Edible Ectomycorrhizal Mushrooms: A Non-Timber Forest Product of Neotropical Forests and its Relation to Sustainability and Climate Change Mitigation

J. Perez-Moreno, F Hernandez-Santiago, M. Martínez-Reyes


Edible ectomycorrhizal mushrooms (EEM) are a non-timber forest product that constitutes a valuable genetic resource and a nutritious and functional food containing antitumor, antidiabetes, antimicrobial, antihypertensive and antioxidant bioactive compounds, whose sustainable use can contribute to conservation of Neotropical forests. International commerce of some EEM annually is worth billions of dollars, while numerous EEM species represent a valuable food resource and an important source of income for thousands of families in countries with developing economies. Additionally, EEM can be used as biofertilizers which increase nutrient mobilization, health and survival of trees, therefore contributing to successful reforestations. The cultivation of some species of EEM has already been achieved, as in the case of the black truffles in Europe, while efforts in order to cultivate other species currently is being developed in different countries. During the last two decades, ethnomycological and biotechnological research registering EEM consumed in Mexico and selecting species feasible to inoculate Neotropical trees has been conducted by the authors. More than 250 EEM species have been recorded to be consumed as traditional food by 23 ethnic groups in the country; accounting for the second largest biodiversity of EEM worldwide, only after China. The sustainable use of EEM constitutes an important component of forest management, particularly in Neotropical areas with high degree of economic and social margination. Additionally, 25 species of EEM have been tested by the authors e.g. Laccaria, Hebeloma and Suillus species showing increased macro-(N, P, K, Ca and Mg) and micro-(Fe and Ca) nutrient mobilization, photosynthetic rate and chlorophyll a, b and total contents of inoculated plants compared with non-inoculated plants. Conspicuous ectomycorrhizal colonization, up to 100% in some cases, and production of EEM sporomes with 20 tested pine and oak species have demonstrated the feasibility of this biotechnology. Field trials developed in both low- and high-fertility soils have demonstrated increases in the survival of native inoculated pines and oaks; and initial production of EEM sporomes four years after the establishment of tree plantations has occurred. Molecular and metagenomic sequencing of the rRNA S1 and S18 genes studies conducted by the authors, have shown the persistence of the inoculated EEM and conspicuous changes in the microbiomes associated with mycorrhized and non-mycorrized root trees, respectively. This biotechnology has shown to increase natural production of EEM, demonstrating benefits to sustainable ecosystem management and, through successful reforestations, to mitigation of climate change.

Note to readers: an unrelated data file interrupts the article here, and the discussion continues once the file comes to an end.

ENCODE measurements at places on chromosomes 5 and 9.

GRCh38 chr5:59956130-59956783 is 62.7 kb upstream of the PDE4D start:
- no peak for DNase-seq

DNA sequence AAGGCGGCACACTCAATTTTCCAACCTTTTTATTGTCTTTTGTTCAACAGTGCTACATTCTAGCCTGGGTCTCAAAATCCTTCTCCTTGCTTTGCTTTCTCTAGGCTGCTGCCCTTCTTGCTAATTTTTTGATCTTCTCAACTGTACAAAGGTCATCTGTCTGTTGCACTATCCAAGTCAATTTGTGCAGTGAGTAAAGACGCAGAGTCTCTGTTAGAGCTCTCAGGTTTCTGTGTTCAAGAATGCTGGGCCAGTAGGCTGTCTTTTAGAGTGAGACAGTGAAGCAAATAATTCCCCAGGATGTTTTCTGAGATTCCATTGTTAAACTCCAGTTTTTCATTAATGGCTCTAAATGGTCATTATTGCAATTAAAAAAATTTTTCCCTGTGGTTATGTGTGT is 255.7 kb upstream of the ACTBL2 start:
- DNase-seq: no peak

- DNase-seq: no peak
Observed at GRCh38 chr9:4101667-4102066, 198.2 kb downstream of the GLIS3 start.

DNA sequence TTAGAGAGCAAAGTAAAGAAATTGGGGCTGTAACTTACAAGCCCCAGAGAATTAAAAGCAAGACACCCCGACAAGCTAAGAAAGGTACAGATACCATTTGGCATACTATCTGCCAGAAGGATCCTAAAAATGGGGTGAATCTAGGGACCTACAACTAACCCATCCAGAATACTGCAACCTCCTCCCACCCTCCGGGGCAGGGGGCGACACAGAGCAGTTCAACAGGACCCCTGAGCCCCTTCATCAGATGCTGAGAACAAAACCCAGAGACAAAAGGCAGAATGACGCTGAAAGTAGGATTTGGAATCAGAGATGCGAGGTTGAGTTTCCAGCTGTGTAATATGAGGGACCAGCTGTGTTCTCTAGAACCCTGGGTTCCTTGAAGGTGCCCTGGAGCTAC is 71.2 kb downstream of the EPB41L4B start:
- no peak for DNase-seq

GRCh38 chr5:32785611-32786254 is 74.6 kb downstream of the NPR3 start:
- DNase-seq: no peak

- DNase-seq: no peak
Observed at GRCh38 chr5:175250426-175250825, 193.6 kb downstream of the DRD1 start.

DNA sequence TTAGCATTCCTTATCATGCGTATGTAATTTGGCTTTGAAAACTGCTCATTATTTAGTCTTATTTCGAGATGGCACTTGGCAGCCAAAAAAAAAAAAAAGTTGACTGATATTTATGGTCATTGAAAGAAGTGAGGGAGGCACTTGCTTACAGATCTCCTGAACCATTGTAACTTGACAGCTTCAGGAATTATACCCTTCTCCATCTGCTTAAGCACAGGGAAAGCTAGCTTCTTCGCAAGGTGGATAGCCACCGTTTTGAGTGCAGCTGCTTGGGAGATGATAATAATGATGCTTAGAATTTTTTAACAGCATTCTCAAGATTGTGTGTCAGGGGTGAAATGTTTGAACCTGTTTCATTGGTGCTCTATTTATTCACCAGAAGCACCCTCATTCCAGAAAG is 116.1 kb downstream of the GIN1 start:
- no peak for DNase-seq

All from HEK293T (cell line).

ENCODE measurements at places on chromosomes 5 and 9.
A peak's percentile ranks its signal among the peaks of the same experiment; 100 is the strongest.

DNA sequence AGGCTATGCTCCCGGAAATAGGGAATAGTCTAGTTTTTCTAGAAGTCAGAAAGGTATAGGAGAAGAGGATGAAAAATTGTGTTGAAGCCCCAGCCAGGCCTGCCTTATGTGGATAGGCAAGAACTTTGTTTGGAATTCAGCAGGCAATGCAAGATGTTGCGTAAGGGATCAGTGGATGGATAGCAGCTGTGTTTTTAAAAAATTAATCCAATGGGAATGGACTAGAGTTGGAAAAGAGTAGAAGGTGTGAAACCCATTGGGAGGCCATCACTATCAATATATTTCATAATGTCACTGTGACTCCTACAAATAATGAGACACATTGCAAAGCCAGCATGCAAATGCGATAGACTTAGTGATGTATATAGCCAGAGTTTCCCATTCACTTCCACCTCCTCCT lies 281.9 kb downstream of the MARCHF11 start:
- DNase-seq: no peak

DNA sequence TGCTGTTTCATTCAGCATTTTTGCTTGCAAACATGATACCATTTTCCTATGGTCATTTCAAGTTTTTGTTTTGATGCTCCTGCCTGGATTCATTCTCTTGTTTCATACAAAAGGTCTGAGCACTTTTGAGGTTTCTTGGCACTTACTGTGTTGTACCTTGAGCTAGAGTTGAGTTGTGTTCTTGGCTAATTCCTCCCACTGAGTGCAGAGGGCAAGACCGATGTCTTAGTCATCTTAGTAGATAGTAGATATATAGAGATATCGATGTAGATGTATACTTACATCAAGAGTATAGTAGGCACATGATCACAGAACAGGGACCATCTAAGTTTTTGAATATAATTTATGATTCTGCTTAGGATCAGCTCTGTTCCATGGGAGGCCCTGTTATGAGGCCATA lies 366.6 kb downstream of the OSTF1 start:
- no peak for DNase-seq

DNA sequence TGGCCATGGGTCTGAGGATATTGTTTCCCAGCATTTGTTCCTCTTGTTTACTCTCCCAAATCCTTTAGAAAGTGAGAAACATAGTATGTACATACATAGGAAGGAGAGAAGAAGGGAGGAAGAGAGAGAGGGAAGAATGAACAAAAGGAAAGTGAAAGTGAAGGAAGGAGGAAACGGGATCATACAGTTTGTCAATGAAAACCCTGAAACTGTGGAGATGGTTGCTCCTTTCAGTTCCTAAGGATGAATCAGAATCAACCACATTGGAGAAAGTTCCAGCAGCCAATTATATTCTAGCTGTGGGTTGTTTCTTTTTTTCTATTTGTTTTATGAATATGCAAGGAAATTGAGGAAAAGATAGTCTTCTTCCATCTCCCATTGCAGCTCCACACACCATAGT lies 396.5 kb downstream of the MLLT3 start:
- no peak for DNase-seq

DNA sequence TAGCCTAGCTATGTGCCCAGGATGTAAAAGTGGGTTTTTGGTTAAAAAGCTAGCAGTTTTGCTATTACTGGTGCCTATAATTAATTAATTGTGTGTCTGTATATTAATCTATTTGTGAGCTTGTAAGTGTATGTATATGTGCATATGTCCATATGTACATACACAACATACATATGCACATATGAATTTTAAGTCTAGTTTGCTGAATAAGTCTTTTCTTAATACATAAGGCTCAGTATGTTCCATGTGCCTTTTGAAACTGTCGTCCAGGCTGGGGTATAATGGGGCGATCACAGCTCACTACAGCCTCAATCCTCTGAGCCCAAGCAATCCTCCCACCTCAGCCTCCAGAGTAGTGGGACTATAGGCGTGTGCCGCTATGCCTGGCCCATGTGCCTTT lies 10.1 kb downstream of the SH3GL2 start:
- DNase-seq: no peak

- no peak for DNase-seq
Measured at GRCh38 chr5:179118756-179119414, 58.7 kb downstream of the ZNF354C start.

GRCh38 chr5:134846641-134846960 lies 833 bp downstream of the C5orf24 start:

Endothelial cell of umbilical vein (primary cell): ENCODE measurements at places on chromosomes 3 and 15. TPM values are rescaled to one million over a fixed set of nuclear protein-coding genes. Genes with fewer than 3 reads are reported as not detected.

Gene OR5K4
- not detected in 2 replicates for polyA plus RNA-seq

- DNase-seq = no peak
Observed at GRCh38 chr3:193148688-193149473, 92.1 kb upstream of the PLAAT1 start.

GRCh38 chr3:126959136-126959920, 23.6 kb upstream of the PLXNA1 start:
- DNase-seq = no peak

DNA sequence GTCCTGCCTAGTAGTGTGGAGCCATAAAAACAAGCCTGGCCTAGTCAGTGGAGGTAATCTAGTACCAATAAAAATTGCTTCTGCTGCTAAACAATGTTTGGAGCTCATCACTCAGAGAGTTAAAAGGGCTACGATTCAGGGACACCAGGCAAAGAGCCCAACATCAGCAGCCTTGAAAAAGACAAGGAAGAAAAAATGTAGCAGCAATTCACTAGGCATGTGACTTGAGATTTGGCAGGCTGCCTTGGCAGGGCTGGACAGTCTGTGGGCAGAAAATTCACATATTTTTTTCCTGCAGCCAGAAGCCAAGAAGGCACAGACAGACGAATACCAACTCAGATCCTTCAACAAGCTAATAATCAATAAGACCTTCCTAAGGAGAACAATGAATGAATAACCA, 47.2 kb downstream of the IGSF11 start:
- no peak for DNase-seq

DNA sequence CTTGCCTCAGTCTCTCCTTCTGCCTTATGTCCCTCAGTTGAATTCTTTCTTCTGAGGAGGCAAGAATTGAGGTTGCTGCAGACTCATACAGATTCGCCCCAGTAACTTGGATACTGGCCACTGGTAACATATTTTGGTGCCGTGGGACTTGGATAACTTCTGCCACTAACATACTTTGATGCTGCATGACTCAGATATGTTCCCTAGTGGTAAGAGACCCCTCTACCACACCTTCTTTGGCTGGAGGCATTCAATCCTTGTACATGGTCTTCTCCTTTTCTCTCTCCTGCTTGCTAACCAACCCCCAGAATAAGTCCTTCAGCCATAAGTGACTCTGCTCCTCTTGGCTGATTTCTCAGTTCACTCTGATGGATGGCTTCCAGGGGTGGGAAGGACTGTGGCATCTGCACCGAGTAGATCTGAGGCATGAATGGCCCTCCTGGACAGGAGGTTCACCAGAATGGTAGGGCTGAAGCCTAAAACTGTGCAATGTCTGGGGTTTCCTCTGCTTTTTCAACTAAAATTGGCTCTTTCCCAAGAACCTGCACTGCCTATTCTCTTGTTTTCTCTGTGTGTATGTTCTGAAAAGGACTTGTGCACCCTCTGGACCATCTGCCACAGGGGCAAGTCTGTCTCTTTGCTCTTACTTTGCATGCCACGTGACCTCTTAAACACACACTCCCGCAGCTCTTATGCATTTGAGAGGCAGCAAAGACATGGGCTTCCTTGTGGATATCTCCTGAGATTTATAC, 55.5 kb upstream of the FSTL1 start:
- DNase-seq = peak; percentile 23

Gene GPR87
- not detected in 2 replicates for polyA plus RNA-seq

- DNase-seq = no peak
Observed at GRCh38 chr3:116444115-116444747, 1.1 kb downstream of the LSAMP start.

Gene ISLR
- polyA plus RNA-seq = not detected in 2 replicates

Keywords: Biodiversity conservation, Edible wild mushrooms, Ectomycorrhiza, Non-timber forest products, Environmental sustainability


Biodiversity conservation, Edible wild mushrooms, Ectomycorrhiza, Non-timber forest products, Environmental sustainability

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DOI: 10.31357/fesympo.v21i0.3035


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Proceedings of International Forestry and Environment Symposium, Sri Lanka. Published by Department of Forestry and Environmental Science, University of Sri Jayewardenepura